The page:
As Cory Booker (pictured) cruised to victory in Wednesday’s special election to fill the late New Jersey Senator Frank Lautenberg’s seat, what legacy has Newark’s mayor left behind in the state’s largest city?
During his two back-to-back terms in office, starting in 2006, Booker has made headlines with a hands-on approach. With 1.4 million Twitter followers (his city has less than 300,000 residents), Booker shoveled snow from a constituent’s father’s driveway after she Tweeted to the mayor’s account asking for help. In April 2012, he saved a woman from a house fire. And after Hurricane Sandy hit New Jersey, Booker invited Newark residents without power to stay at his home.
The backdrop for those feats is a majority-black city (PDF) which has a reputation as one of American’s deadliest, and where two out of five children live below the poverty line. The city was rocked by civil disturbances in 1967 from which many say it has never completely recovered.
In an interview last month with Slate, Booker framed his tenure this way: “You can’t look at the totality of the picture and simply ring the bells of transformation and success. That being said, there are things that we have accomplished in a very short period of time that are incredible, that are beyond the expectations of most, changing these historic trends that have gone on before the civil disturbances of the 1960s.” Among the accomplishments he cited were doubling the production of affordable housing and the opening of the city’s first new hotel in 40 years: the Courtyard by Marriott on Broad Street. Also, under his watch the city’s population grew for the first time in 3 decades, reaching over 277,000 residents, according to the 2010 U.S. Census.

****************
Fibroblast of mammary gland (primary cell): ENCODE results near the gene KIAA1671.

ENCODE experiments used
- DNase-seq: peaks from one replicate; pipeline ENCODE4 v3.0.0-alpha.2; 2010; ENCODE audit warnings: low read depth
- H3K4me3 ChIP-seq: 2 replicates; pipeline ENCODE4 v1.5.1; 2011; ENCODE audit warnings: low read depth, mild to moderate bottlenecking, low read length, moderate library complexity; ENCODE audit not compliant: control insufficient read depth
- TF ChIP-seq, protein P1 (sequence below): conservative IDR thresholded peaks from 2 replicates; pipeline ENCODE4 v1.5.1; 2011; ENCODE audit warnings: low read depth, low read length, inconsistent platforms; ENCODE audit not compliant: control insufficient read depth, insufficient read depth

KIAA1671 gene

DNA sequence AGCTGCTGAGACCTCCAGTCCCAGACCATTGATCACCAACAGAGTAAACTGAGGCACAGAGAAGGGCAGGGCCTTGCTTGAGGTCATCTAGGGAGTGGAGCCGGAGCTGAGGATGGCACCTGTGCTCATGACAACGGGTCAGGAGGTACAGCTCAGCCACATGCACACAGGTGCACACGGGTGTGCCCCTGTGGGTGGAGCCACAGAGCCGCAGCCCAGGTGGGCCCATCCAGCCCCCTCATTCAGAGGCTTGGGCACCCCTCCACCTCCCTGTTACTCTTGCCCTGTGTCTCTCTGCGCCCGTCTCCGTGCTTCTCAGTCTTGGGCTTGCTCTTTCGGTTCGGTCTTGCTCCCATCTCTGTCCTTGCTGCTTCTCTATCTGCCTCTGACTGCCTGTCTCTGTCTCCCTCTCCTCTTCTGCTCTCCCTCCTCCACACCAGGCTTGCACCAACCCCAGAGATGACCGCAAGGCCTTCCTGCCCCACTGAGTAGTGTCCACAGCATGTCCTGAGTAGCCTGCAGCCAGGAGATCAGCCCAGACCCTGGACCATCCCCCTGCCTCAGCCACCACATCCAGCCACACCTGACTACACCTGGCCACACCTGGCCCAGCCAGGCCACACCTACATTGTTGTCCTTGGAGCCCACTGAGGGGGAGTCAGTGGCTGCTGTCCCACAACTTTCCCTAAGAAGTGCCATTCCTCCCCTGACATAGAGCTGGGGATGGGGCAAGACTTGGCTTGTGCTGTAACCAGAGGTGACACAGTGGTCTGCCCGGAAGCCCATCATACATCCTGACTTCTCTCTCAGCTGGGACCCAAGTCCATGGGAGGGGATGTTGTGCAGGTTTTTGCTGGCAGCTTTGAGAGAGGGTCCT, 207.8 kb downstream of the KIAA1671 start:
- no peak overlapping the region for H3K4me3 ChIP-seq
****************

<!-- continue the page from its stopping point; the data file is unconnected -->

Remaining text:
Furthermore, Newark led the nation in violent crime reduction from 2006 through 2009, according to Booker. City Data reports that the murder rate peaked at 105 per 100,000 residents in the same year Booker came into office, and by 2011 the city saw a rate of 94. In March 2010, the city even experienced its first murder-free month, something it hadn’t seen since 1966. However, late this summer a spate of shootings saw 10 people dead in as many days.
So, how will his legacy fare, given all of that? “Newark is a very poor city. That fact limits what any elected official can accomplish,” observed Roland V. Anglin, director of The Joseph C. Cornwall Center for Metropolitan Studies at Rutgers University in Newark. He told NewsOne in an email:
The mayor immediately before Booker, Sharpe James, can point to the development of the New Jersey Performing Arts Center and the Prudential Center as anchor projects that will cement his legacy. The James administration stayed around for 20 years, and voters probably asked [then], “Have things changed for the better?”
Cory Booker brought new ideas about neighborhood security, economic development and prisoner reentry to the table. Booker also tried to modernize the city’s administrative infrastructure. While not headline-grabbing, his push to bring city government into the digital age may well be one of his more tangible legacies. He also made hard choices by cutting spending, and in the process, angering many residents who lost their jobs in city government.
Booker did not solve poverty in Newark, nor did he usher in a mecca for the “creative class” as some now refer to upwardly mobile professionals. Booker did create a stable climate where philanthropy and the private sector now feel comfortable investing in the city. Booker also made strides in crime reduction, but young males of color still kill each other far more than is acceptable. But one thing about Cory Booker, he is leaving Newark better than he found it, and that is the acid test of leadership.
Whether the upward trend continues largely falls on the shoulders of whomever wins the election to become the city’s next mayor. That contest will be held on May 13, 2014. The candidates include North Ward Councilman Anibal Ramos Jr., former Attorney General Shaver Jeffries, Central Ward Councilman Darrin Sharif, West Ward Councilman Ron Rice and Newark City Councilman Ras Baraka.
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